The Run Down

Lakeview is an easy draw. Its proximity to the great Lake Michigan, seemingly endless options for food and drinks, and lively music scene make it an ideal place to spend a night out. Tonight’s classic Lakeview evening will bring you down the Southport Corridor where you’ll start with a drink at Corridor Brewery and Provisions before dinner and a show at Coda di Volpe and Schubas Tavern, respectively.

Brews @ Corridor Brewery & Provisions

Pizza and Pasta @ Coda di Volpe

Live Music @ Schubas Tavern

1. Corridor Brewery & Provisions

Everyone loves a good brewery, and this one matches great beer with an even better location. In the middle of the hustle and bustle of the Southport Corridor, the aptly named Corridor Brewery and Provisions is a nice place to grab a pint no matter what the rest of your day has in store.The inside marries coffee shop vibes with a sophisticated brewery flair and a little bit of an edge.Classic silver brewing tanks stand against a side wall, not only decorating the place nicely but also proving you’ll get a fresh beer. Skeletons, old bikes, and ketchup and mustard bottles with faces on them decorate walls and shelves around the space, adding extra personality and charm. That’s not to mention the wallpaper, which combines a fancy pattern with … fire hydrants? Somehow, it works.

Brewery Director Brant Dubovick and Chef Jeff Parkin work together to pair beer and food together for a wholly wonderful experience. The beers on draft are constantly rotating, so you don’t run the risk of getting bored of the options. General Manager Cam Willford says when people walk in for the first time looking to grab a brew, they’re met with a lot of options in both beer and food departments.

The food is all locally sourced and designed to pair with the beer selections of the day. Indulge the soft pretzel or genius pairing of cauliflower and cheese curds as a starter, then follow it up with a sandwich or artisan pizza.

The beer itself is excellent. Try the Chicago Style Weiner, but if you’re indecisive, a 5-ounce pour of six beers will run you $20. You can also take your favorites to-go with 32-ounce or 64-ounce growlers available for purchase.

Not an IPA bro? No problem. The brewery offers a selection of craft cocktails, wine and zero-proof drinks as well.

2. Coda di Volpe

After raising a glass at Corridor, take a 2-minute stroll down the street to Coda di Volpe, an A1 option for southern Italian food in the city. The space is open and modern, with a stunning U-shaped bar and an open oven for guests to observe chefs cooking the establishment’s signature Southern Italian Neapolitan pizzas.Something about the ability to see the pizzas being cooked will draw you in, or maybe that’s just the heavenly smell. For a place like this, it might be best to go with a crew who doesn’t mind sharing a smorgasbord of appetizers, salads, pizzas and pasta. Read: There’s far too much to choose from.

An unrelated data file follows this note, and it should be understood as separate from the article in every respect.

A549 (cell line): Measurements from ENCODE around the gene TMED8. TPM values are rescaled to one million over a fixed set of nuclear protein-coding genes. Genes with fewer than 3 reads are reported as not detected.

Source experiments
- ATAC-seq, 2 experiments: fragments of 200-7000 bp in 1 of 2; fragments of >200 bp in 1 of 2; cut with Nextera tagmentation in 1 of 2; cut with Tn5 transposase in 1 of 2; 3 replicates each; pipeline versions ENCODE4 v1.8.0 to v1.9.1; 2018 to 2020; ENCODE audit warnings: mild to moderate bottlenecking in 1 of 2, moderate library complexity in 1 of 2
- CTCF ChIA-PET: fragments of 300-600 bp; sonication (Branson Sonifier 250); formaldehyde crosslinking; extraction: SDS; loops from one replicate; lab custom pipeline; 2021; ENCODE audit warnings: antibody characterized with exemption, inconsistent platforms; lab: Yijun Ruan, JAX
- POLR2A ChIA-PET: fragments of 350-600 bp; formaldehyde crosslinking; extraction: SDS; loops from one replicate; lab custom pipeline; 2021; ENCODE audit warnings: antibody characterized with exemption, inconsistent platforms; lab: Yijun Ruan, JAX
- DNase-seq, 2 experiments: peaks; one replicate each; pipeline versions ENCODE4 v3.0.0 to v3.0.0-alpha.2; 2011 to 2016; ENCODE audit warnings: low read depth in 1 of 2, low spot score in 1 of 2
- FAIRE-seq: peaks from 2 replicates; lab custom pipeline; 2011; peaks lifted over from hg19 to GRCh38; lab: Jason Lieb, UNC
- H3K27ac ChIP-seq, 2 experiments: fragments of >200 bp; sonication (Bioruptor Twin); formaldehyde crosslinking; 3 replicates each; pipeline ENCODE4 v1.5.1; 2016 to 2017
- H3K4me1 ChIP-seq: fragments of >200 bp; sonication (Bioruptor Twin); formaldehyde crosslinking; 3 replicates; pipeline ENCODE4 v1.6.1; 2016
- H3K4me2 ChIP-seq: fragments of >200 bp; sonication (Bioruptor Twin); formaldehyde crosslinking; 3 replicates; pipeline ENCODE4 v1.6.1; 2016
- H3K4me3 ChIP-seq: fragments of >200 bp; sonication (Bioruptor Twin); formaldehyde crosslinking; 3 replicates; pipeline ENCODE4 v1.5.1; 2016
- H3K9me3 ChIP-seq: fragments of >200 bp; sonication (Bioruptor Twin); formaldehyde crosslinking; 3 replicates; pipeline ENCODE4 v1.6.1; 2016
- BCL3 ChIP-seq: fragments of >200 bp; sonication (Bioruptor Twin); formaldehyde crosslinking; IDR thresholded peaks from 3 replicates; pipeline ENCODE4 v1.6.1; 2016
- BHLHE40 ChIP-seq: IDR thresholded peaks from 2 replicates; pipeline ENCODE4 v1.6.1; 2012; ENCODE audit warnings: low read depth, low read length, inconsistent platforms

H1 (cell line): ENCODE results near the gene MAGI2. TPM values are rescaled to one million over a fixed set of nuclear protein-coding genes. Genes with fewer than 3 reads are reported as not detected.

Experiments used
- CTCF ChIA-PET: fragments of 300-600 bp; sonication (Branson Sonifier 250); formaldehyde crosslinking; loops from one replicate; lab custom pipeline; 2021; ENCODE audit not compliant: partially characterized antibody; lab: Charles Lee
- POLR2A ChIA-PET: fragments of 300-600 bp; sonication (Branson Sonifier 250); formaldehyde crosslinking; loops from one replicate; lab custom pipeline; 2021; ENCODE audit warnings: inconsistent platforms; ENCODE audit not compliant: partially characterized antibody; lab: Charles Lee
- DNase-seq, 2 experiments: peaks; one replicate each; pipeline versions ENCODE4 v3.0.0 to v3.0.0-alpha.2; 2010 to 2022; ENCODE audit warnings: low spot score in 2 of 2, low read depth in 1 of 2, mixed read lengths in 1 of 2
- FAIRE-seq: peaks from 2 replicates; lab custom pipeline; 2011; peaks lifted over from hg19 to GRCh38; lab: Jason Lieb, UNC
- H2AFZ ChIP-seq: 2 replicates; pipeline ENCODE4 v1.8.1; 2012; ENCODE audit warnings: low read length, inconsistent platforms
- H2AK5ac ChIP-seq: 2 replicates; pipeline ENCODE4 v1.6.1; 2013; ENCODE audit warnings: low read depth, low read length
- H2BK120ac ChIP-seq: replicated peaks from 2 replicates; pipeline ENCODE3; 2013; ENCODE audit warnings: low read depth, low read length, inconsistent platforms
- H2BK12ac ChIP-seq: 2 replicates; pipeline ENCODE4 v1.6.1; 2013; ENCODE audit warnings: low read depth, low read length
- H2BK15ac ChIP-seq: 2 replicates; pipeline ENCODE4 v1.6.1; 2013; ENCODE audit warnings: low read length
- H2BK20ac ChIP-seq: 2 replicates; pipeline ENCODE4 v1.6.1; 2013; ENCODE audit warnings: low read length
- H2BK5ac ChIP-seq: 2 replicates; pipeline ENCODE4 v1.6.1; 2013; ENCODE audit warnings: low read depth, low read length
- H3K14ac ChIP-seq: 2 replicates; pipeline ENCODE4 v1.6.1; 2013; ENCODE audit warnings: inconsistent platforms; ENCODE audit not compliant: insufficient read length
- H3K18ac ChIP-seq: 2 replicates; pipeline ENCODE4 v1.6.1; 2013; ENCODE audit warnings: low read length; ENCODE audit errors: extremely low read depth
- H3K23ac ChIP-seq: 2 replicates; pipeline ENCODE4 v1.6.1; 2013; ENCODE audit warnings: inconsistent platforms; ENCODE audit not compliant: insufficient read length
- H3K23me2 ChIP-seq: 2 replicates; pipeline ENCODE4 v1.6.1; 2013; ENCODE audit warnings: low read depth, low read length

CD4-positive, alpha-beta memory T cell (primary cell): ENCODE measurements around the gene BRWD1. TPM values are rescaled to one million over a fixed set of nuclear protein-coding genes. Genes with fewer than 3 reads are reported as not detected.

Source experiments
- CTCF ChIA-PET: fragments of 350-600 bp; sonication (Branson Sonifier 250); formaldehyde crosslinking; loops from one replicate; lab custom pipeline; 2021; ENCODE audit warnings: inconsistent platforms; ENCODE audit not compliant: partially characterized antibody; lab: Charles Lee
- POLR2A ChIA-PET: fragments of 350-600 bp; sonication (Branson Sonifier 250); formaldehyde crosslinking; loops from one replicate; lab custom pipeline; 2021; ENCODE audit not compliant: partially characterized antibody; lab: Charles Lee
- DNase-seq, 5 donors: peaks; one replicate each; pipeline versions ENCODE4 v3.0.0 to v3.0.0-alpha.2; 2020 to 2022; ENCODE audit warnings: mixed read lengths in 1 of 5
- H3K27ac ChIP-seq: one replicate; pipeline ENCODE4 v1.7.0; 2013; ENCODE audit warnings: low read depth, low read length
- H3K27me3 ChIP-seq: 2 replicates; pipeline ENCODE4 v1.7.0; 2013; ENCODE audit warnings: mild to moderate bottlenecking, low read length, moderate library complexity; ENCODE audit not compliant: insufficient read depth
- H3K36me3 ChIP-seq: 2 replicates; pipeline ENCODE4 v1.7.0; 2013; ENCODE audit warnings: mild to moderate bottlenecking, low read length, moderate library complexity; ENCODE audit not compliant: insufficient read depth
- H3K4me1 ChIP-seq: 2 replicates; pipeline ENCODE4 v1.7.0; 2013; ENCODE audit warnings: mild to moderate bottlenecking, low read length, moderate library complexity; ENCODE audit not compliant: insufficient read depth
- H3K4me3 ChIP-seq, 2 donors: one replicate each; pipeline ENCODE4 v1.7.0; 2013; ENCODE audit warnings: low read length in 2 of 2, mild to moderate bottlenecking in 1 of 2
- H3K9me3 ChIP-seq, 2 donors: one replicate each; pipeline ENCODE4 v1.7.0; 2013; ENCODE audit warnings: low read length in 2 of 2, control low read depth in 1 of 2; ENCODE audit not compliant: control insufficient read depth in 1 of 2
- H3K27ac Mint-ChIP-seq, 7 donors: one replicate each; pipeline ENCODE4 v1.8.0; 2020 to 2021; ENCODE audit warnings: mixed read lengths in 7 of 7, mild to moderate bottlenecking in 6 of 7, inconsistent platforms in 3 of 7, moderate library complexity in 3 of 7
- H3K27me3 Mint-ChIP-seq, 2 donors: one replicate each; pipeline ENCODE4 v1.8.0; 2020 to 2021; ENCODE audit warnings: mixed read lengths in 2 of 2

For starters, the grilled octopus is nothing short of divine. By combining the octopus with soft smashed potatoes and bright lemon plus sweet pepper and oregano, the appetizer is the way to prime your palette for the decadence to come.The place is known for its pizzas, and it’d almost be a crime not to get one. The pizza Napoletana is traditional southern Italian pizza and a great option. But the focaccia, which has earned an entire section on the restaurant’s menu, is really where it’s at. The bouncy, well-seasoned bread is piled high with cheese and whatever toppings you select. At least one option rotates seasonally, so be sure to take a good look to make sure you’re not missing out on the exact thing to satisfy your pizza hankering.If you’re looking to continue a bit of the buzz you started at Corridor, the cocktails at Coda di Volpe are refreshing and unique. The “Is that the queen of Sicily?” will have you pledging allegiance to the royalty that is this cocktail, and for those who can’t get enough of espresso martinis, try the elevated version at Coda di Volpe, which incorporates vodka, Amari’s trio and Borghetti.

3. Schubas Tavern

After dinner, take the trek a few more blocks south to check out Schubas Tavern, a staple of Chicago’s music scene. Approaching the building, you’ll see the vertical “SCHUBAS” sign in bright red to guide your way.Stepping into the space, it seems like any other dive bar — that’s part of its draw. The bar is illuminated by bright green lights, reflecting off the bottles and taps.

Upstairs, comedy shows and open mics are your go-to for good laughs, while the back room downstairs serves as an intimate concert venue. The concert space is standing-room only, so be sure to prepare, wear good shoes and get ready to dance.

The venue, owned by the same people as Lincoln Hall, another concert venue a little more than a mile away on Lincoln Avenue, could provide you with all the fun you need in one night — comedy, concerts and just a good ol’ dive bar. It’s like a Chicago night personified.Schubas opened in 1989 and has cemented itself as one of the most iconic small music venues in the city with a loyal following in the years since. It doesn’t pigeonhole itself by focusing on one type of music — acts featuring rock, hip-hop, pop and jazz have all performed here.

While you’re there, take a moment to appreciate the history of the building. Built in 1903 as part of a project by Schlitz Brewery, it’s one of the only “tied houses,” or bars opened by brewing companies during Prohibition, left operating as a bar.To find a selection of shows offered, check Schubas website. It’s not a bad idea to book tickets to a band you’ve never heard of before, tickets are usually cheap, and, who knows? You could find the next big thing to brag to your friends about. After all, you knew them before they were cool.

Just ask The National, Janelle Monáe and My Morning Jacket, all of whom have performed at the venue.